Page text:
Misadventures and things learned in the Central Florida AND Los Angeles Film, TV, and video industry as a producer, director, writer, production manager, and assistant director.
Saturday, February 6, 2010
What's The Real Deal On Film and TV Student Reels
What Makes A Strong Reel?
a. The reel tells a narrative that is thematic and makes sense. Many students spread out their material in pieces to make it seem like they've done more. This is counterproductive. For example, if a student had shot a commercial, a short film, and a music video, then that student should group together these different projects instead of breaking them apart and spreading them through out the reel.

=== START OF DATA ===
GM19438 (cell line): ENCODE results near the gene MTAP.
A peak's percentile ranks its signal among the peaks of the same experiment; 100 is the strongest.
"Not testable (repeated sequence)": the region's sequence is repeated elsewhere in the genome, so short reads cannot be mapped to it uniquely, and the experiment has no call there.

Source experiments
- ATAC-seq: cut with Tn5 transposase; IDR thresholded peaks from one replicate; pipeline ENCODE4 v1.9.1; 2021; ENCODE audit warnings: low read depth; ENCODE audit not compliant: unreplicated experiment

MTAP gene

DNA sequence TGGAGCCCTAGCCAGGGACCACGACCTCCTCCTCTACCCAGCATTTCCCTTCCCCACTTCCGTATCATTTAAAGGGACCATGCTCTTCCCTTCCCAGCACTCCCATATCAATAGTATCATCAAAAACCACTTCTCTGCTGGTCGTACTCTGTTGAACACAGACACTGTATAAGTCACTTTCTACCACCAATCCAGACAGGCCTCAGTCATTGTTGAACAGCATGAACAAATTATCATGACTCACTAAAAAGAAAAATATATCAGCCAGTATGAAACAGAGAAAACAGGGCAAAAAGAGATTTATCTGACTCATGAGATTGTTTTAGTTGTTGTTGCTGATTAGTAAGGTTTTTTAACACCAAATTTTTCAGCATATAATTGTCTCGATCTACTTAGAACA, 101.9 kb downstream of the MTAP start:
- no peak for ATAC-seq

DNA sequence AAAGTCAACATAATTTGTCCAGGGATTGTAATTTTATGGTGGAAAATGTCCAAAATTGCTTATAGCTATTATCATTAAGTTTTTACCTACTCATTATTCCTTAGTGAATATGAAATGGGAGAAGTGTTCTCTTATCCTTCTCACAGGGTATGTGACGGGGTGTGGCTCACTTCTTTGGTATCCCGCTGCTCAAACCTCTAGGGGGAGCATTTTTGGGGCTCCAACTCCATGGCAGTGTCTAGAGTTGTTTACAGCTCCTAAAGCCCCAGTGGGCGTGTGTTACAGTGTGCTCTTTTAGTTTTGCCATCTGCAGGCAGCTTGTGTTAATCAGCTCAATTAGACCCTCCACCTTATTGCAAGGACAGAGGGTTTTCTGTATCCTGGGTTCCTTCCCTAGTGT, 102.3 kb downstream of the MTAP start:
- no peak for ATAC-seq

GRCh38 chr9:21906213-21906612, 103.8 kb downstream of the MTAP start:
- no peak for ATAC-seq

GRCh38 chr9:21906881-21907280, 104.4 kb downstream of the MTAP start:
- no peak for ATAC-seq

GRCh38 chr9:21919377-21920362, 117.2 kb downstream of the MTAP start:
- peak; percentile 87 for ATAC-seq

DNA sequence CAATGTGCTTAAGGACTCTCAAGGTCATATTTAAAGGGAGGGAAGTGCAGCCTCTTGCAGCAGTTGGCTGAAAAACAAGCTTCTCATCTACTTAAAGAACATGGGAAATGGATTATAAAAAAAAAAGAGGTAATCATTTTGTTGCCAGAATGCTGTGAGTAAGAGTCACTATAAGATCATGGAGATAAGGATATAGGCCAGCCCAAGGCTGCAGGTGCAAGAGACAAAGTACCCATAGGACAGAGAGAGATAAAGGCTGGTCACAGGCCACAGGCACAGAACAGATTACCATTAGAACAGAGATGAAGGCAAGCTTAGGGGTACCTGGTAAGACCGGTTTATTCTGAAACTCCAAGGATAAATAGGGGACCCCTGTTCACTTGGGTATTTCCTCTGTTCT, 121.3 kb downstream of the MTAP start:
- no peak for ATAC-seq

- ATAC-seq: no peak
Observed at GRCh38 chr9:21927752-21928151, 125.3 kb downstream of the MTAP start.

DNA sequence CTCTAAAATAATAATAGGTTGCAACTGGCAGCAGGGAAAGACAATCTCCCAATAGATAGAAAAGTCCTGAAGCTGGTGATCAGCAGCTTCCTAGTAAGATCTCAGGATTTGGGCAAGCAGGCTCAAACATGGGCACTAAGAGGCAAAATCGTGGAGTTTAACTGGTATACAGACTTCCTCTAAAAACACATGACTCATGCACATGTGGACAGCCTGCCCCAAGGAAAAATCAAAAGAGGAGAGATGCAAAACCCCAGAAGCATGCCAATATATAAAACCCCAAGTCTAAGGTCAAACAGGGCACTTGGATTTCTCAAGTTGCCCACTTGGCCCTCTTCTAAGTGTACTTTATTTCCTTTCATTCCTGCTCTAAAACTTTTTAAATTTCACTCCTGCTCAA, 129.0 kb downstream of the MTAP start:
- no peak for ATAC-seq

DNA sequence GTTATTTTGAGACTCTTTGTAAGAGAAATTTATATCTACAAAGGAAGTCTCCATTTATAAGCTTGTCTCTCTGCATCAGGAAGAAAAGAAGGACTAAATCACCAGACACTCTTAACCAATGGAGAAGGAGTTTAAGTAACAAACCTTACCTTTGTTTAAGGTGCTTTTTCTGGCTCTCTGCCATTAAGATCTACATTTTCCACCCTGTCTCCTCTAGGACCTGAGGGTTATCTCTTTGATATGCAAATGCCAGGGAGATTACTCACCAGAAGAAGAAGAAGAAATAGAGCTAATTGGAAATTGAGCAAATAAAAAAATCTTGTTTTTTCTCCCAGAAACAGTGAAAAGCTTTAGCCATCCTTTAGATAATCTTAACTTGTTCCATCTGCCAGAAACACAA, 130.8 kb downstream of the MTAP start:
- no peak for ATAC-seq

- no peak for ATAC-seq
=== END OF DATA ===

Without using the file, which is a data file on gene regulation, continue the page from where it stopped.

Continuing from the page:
b. Reels should be no longer than 3 minutes.
c. The reel should be bookended at the front and the back with the Name, Title, Phone Number, e-Mail, and Website of the student and these "title cards" should be read at least 5 times at a normal pace b/f the video of the reel begins. You're basically giving a viewer time to read, digest, and write down your info.
d. If a student is pitching him or herself as a producer, director, director of photography, and/or editor, then the student should indicate what he or she did on each segment in the reel. He or she should also "lower third" the camera used (this goes for DPs).
e. If a student is showcasing an editor's reel, then he or she must re-cut material to music in a rhythmic and paced manner. Simply plugging in chunks of previously edited sequences to music isn't enough. Editors should re-edit to music.
f. Editors must also demonstrate their ability to color correct. This is done by showing before and after video that has been color corrected. Editors should know what this means.
g. Students should put their best - and only their best work - on a reel. Less is more. 1:30 of excellent work is better than 3:00 of mediocre work.